• Americans hang on to take lead in Presidents Cup
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     | October 04,2013
     
    AP Photo

    United States team player Steve Stricker, left, reacts to hitting his bunker-shot on the 18th hole during at the Presidents Cup on Thursday.

    DUBLIN, Ohio — The Americans survived a late rally Thursday and put the International team in a familiar hole at the Presidents Cup.

    Steve Stricker blasted out of a plugged lie in the face of a bunker to 3 feet to save par as he and 20-year-old Jordan Spieth hung on for a 1-up win in the final match on the course at Muirfield Village. That win gave the Americans a 3½-2½ lead, the fourth straight time they have led after the opening session in the Presidents Cup.

    The Presidents Cup at least was close for one day, and it was entertaining beyond the golf.

    Former president George W. Bush was on the first tee — not the greatest omen because he also met with the Americans at Medinah before they coughed up the Ryder Cup — and Louis Oosthuizen and Charl Schwartzel made light of their bad haircuts by wearing wigs onto the tee.

    Assistant captain Davis Love III found a pet squirrel small enough to fit into his pocket, and Olympic ski champion Lindsey Vonn gave Tiger Woods a brief scare when she put the squirrel on his back.

    After all that, the Internationals have never been so happy to be trailing.

    The Americans led in every match early in the session and were ahead in five of them when thunderstorms and a few bursts of rain stopped play for 1½ hours. None of the matches had gone more than 10 holes, though the delay at least gave the International team a sense of starting over.

    “The break did us really good,” Oosthuizen said. “We came back out, felt refreshed and just played well.”

    Jason Day and Graham DeLaet rallied from 3 down to Hunter Mahan and Brandt Snedeker, winning on the 18th hole when Day made a 20-foot birdie putt. In the best match of the day, Adam Scott and Hideki Matsuyama battled from 2 down to Bill Haas and Webb Simpson with five holes to play to earn a halve when the 21-year-old Japanese star hit his approach to 2 feet for birdie on the last hole.

    Oosthuizen and Schwartzel gave Keegan Bradley and Phil Mickelson their first loss. The South Africans, best of friends since junior golf, took their first lead on the 11th hole and didn’t lose another hole until they had a 2-and-1 win.

    The Internationals looked as if they might even pull even at the end of the day. Ernie Els made his first birdie of the round at just the right time, a 12-foot putt on the 17th hole that extended their match with Stricker and Spieth.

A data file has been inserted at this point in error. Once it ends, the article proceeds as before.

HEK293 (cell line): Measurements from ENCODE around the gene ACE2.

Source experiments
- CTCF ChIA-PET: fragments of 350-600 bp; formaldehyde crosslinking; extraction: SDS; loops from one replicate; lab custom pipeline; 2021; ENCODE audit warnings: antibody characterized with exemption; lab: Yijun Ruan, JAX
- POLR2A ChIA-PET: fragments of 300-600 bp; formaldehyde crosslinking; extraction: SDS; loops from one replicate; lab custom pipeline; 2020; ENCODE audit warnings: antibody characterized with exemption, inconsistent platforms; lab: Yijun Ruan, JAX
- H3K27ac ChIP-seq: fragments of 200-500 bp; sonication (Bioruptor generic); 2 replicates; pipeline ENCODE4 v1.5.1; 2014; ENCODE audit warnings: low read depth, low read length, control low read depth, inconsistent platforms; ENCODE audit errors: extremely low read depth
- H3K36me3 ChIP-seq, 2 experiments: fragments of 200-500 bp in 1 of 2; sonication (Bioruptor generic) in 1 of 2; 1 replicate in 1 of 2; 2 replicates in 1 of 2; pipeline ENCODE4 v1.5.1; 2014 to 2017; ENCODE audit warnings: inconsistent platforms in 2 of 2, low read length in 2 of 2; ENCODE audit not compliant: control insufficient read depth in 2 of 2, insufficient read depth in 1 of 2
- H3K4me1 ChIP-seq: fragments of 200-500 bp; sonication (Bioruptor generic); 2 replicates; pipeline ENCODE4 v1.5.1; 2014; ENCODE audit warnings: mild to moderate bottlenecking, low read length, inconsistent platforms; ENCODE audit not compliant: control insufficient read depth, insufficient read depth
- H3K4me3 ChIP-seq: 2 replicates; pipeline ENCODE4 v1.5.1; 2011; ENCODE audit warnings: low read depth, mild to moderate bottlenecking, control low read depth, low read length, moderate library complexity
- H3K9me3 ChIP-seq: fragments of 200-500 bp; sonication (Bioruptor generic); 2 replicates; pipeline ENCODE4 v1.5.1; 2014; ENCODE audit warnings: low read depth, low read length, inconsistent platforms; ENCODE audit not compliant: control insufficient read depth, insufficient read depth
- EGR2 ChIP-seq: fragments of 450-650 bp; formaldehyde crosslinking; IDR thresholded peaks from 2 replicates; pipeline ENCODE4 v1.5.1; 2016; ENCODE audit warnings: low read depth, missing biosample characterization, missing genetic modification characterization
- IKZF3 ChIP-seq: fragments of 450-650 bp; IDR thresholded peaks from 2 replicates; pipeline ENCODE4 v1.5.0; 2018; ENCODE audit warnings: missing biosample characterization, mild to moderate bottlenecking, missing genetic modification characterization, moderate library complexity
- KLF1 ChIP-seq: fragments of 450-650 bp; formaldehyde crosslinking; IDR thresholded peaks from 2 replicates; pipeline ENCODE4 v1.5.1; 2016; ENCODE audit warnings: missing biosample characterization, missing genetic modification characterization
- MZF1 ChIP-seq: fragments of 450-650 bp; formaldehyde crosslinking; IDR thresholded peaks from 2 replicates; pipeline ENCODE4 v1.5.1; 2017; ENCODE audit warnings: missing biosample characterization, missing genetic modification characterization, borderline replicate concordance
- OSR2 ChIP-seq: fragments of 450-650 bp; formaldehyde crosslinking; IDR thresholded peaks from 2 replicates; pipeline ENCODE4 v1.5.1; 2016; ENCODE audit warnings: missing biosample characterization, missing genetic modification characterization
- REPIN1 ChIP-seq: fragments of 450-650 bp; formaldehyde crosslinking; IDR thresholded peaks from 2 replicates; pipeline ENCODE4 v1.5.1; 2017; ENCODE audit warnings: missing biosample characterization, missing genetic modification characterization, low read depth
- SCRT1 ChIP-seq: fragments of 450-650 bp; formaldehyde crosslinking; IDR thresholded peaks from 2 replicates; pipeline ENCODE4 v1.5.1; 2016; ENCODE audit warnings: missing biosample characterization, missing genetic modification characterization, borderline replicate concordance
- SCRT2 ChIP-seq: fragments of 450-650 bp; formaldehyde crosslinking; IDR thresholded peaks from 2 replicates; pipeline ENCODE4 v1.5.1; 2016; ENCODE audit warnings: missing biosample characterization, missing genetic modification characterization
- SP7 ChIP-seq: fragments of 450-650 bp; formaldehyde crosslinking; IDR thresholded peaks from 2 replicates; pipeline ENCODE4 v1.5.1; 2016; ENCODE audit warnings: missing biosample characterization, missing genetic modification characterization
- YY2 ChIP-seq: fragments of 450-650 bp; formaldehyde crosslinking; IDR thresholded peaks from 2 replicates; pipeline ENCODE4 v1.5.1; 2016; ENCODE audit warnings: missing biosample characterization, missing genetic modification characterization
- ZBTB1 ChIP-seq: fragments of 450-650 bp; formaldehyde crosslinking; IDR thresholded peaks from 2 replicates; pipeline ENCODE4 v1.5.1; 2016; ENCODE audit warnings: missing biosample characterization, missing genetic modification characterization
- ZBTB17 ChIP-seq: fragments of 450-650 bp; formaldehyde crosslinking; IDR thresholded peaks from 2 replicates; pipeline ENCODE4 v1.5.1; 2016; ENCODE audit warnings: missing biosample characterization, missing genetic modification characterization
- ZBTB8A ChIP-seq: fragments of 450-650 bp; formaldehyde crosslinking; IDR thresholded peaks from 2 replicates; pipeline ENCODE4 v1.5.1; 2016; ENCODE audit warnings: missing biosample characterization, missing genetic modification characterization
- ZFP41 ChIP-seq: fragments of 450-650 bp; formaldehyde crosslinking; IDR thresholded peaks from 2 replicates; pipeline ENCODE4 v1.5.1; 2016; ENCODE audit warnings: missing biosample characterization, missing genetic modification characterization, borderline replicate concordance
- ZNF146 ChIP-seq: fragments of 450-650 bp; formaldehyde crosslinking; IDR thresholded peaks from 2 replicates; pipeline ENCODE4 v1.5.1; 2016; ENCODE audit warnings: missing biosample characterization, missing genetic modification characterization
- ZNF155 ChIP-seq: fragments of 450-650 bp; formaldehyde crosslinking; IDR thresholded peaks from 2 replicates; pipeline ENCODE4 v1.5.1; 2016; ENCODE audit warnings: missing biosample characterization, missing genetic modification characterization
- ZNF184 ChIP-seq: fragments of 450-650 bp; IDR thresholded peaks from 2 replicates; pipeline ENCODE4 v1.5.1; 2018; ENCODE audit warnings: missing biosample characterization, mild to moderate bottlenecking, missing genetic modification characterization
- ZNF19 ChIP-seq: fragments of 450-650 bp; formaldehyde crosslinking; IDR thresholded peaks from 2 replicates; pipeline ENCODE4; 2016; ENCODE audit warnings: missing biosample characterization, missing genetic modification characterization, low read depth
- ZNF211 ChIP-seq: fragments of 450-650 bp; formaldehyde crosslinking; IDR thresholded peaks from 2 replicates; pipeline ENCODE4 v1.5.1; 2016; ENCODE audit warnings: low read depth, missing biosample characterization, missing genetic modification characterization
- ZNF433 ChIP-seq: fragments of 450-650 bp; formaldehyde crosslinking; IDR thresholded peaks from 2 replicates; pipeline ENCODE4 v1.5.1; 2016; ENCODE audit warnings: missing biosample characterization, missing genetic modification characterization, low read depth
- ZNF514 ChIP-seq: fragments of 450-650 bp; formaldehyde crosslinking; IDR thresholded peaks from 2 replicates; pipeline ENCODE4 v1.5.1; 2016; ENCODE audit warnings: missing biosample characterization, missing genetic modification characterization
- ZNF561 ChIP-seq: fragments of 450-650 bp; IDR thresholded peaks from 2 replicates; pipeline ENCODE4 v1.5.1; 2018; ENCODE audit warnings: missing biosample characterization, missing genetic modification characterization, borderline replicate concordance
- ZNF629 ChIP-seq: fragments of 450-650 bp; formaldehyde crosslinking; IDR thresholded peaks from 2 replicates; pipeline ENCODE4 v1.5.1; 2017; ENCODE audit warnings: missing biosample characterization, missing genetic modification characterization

Spieth, who overcame a nervous start with several big putts, pulled his tee shot into the water on the 18th. Stricker’s approach plugged into the bunker. Brendon De Jonge had a birdie chance from 18 feet, and it looked for a moment like even a par might win the hole and end the match in a halve. Stricker popped it out of the sand and watched it trickle to 3 feet as he lightly pumped his fist. De Jonge’s putt missed and the Americans had the lead.

    The Presidents Cup began with fourballs for the first time since 1996, which should have favored the Internationals. Instead, the Americans won their first fourballs session in 10 years, dating to the second day in South Africa.

    Still, this was a moral victory for the International team.

    “What we showed today was plenty of heart,” Scott said. He said that a one-point deficit was not a problem. “We can make that up with the first match tomorrow.”

    Muirfield Village was set up for birdies, and there were plenty of them. Ten of the 12 teams were at least 8-under par in their rounds.

    The exceptions were Angel Cabrera and Marc Leishman, who were only 3 under in the shortest match of the day. They lost, 5 and 4, to Woods and Matt Kuchar. The Americans used a handshake from “Fresh Prince of Bel-Air,” and they used it a lot.

    “That was definitely all me,” Kuchar said. “That stems from `Fresh Prince of Bel-Air.’ I figured this guy was the perfect Carlton.”

    Woods turned out to be a decent partner, too. Kuchar was his 19th partner in the Presidents Cup and Ryder Cup, and it was a solid debut. Kuchar won at Muirfield Village in June, while Woods is a five-time Memorial champion.

    “We both have the low stroke averages in this tournament’s history,” Woods said. “Put us together and we feel very comfortable how to play this golf course.”

    Jason Dufner and Zach Johnson in the anchor match were 3 up through three holes and never looked back. Branden Grace and Richard Sterne, the only all-rookie team for the International side, were 2 down after 10 and never got any closer. The match ended on the 15th hole.

    Mickelson and Bradley were 3-0 as partners in the Ryder Cup last year and had a 2-up lead through seven holes on Bradley’s eagle. They didn’t win another hole the rest of the way, however.

    “I had good rhythm early on and when we went back out (after the delay), I was just a little bit tight and didn’t make very good swings,” Mickelson said.

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